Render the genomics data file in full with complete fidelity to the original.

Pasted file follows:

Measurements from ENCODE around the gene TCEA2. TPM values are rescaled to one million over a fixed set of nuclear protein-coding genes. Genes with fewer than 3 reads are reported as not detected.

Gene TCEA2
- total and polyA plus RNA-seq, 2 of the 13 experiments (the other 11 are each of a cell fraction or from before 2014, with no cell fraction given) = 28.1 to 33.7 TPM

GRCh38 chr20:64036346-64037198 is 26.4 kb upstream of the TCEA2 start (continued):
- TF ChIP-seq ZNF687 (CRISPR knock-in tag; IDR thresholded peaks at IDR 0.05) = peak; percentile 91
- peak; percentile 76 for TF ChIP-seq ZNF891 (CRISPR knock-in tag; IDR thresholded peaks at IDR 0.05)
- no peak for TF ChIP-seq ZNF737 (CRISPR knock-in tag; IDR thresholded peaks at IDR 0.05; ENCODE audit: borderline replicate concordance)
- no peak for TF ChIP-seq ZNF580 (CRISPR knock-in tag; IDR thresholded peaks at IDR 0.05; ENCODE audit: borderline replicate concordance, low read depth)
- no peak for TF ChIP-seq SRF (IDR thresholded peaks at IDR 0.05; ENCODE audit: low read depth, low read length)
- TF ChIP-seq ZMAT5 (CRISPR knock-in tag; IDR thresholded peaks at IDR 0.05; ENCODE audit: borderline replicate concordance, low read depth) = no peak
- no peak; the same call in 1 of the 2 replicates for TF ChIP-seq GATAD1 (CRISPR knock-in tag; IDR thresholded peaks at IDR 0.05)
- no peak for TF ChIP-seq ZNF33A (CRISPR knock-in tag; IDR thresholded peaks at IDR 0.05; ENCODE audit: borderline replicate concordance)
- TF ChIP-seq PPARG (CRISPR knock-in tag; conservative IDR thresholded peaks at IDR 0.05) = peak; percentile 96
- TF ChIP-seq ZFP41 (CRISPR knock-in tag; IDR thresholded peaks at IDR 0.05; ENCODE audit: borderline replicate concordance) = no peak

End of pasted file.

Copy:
Measurements from ENCODE around the gene TCEA2. TPM values are rescaled to one million over a fixed set of nuclear protein-coding genes. Genes with fewer than 3 reads are reported as not detected.

Gene TCEA2
- total and polyA plus RNA-seq, 2 of the 13 experiments (the other 11 are each of a cell fraction or from before 2014, with no cell fraction given) = 28.1 to 33.7 TPM

GRCh38 chr20:64036346-64037198 is 26.4 kb upstream of the TCEA2 start (continued):
- TF ChIP-seq ZNF687 (CRISPR knock-in tag; IDR thresholded peaks at IDR 0.05) = peak; percentile 91
- peak; percentile 76 for TF ChIP-seq ZNF891 (CRISPR knock-in tag; IDR thresholded peaks at IDR 0.05)
- no peak for TF ChIP-seq ZNF737 (CRISPR knock-in tag; IDR thresholded peaks at IDR 0.05; ENCODE audit: borderline replicate concordance)
- no peak for TF ChIP-seq ZNF580 (CRISPR knock-in tag; IDR thresholded peaks at IDR 0.05; ENCODE audit: borderline replicate concordance, low read depth)
- no peak for TF ChIP-seq SRF (IDR thresholded peaks at IDR 0.05; ENCODE audit: low read depth, low read length)
- TF ChIP-seq ZMAT5 (CRISPR knock-in tag; IDR thresholded peaks at IDR 0.05; ENCODE audit: borderline replicate concordance, low read depth) = no peak
- no peak; the same call in 1 of the 2 replicates for TF ChIP-seq GATAD1 (CRISPR knock-in tag; IDR thresholded peaks at IDR 0.05)
- no peak for TF ChIP-seq ZNF33A (CRISPR knock-in tag; IDR thresholded peaks at IDR 0.05; ENCODE audit: borderline replicate concordance)
- TF ChIP-seq PPARG (CRISPR knock-in tag; conservative IDR thresholded peaks at IDR 0.05) = peak; percentile 96
- TF ChIP-seq ZFP41 (CRISPR knock-in tag; IDR thresholded peaks at IDR 0.05; ENCODE audit: borderline replicate concordance) = no peak